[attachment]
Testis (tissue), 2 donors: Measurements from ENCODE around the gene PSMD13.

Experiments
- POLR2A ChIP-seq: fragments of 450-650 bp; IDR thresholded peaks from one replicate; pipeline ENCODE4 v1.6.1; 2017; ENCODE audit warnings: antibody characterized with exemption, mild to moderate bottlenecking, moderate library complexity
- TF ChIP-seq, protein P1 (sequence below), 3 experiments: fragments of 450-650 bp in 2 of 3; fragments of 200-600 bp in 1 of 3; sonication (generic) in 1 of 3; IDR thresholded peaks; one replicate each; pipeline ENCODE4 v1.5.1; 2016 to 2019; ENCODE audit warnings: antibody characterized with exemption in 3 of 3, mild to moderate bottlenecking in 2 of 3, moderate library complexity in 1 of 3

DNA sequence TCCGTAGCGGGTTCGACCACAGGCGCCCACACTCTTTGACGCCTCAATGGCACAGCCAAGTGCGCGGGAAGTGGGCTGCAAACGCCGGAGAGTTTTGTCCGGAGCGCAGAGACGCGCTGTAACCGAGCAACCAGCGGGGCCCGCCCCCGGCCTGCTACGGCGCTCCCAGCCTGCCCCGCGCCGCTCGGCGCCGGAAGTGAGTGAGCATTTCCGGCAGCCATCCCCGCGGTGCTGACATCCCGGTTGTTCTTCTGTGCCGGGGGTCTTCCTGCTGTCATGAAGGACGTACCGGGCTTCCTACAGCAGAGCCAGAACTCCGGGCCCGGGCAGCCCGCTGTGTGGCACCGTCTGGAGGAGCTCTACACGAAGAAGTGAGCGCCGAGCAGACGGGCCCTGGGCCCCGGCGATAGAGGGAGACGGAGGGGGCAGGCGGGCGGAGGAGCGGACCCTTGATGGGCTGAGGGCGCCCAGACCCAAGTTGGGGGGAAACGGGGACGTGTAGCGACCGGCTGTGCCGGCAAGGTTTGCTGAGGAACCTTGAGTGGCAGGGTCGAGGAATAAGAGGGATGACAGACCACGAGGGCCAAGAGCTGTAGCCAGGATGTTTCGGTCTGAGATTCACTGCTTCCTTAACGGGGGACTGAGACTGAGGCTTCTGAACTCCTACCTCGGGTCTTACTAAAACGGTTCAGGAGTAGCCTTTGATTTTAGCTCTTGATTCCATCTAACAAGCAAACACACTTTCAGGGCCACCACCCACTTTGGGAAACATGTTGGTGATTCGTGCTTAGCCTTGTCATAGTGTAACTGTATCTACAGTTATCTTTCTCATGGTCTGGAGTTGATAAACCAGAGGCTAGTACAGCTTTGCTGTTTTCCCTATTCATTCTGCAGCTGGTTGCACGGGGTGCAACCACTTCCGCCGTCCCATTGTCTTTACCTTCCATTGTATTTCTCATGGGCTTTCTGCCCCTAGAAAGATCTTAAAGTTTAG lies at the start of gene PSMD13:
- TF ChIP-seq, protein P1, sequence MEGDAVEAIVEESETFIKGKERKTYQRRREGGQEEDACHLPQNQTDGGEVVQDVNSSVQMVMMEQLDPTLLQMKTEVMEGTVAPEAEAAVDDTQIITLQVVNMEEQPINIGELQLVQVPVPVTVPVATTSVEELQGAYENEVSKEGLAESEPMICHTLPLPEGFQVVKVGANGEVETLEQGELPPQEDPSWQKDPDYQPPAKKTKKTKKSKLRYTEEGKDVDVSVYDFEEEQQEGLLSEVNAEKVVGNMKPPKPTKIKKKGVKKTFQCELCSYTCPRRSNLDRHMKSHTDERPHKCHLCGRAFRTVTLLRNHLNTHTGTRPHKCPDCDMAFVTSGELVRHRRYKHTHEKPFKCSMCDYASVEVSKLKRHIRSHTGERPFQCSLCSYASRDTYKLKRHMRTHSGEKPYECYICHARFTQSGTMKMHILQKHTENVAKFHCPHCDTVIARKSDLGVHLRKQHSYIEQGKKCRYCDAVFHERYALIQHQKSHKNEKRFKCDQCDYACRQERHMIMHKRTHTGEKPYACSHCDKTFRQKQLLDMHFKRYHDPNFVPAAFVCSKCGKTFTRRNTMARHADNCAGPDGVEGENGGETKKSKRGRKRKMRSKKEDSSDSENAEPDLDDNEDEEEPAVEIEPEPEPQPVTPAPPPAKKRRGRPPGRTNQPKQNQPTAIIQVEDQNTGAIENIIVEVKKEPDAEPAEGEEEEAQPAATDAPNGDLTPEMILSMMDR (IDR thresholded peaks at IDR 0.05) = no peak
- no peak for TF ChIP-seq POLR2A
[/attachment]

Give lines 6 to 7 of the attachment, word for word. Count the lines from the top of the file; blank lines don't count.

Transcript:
- TF ChIP-seq, protein P1, sequence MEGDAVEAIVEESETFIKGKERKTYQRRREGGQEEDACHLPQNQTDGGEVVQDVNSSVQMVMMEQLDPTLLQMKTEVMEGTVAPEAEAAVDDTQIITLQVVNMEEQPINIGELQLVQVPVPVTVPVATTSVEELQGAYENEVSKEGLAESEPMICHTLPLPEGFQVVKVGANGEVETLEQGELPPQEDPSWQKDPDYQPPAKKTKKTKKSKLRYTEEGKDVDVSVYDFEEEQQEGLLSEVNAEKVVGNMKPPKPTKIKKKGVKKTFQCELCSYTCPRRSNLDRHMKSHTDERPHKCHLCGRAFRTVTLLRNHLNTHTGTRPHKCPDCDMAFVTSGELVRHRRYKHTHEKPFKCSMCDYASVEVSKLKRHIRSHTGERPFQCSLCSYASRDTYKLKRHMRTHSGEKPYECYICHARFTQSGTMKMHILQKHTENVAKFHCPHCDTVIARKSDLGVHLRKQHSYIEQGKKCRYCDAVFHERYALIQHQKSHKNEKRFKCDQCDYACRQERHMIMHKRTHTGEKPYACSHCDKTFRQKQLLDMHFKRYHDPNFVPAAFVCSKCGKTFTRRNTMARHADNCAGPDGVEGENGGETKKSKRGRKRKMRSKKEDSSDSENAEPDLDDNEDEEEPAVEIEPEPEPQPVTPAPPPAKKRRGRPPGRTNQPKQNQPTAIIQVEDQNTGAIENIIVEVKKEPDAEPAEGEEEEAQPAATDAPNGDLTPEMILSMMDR (IDR thresholded peaks at IDR 0.05) = no peak
- no peak for TF ChIP-seq POLR2A